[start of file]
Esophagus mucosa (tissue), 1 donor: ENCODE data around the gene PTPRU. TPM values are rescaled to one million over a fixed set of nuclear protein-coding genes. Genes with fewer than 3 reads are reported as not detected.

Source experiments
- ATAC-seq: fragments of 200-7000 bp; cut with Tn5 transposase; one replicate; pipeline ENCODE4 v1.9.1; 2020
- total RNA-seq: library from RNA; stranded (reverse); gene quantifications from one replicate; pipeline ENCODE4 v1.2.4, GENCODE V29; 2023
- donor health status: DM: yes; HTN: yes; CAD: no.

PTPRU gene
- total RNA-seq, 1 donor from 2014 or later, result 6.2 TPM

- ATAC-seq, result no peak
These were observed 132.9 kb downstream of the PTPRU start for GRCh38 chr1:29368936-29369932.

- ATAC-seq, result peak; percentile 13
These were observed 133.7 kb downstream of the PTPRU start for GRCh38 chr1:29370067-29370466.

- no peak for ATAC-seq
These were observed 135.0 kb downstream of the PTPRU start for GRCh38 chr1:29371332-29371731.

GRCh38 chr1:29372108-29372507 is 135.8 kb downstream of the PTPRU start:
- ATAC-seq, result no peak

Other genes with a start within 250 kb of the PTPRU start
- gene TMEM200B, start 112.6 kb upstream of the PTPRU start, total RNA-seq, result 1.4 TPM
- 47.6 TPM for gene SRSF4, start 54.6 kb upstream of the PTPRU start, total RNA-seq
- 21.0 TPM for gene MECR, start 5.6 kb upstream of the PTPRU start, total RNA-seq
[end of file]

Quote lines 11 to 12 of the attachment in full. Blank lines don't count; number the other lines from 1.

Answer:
These were observed 133.7 kb downstream of the PTPRU start for GRCh38 chr1:29370067-29370466.

- no peak for ATAC-seq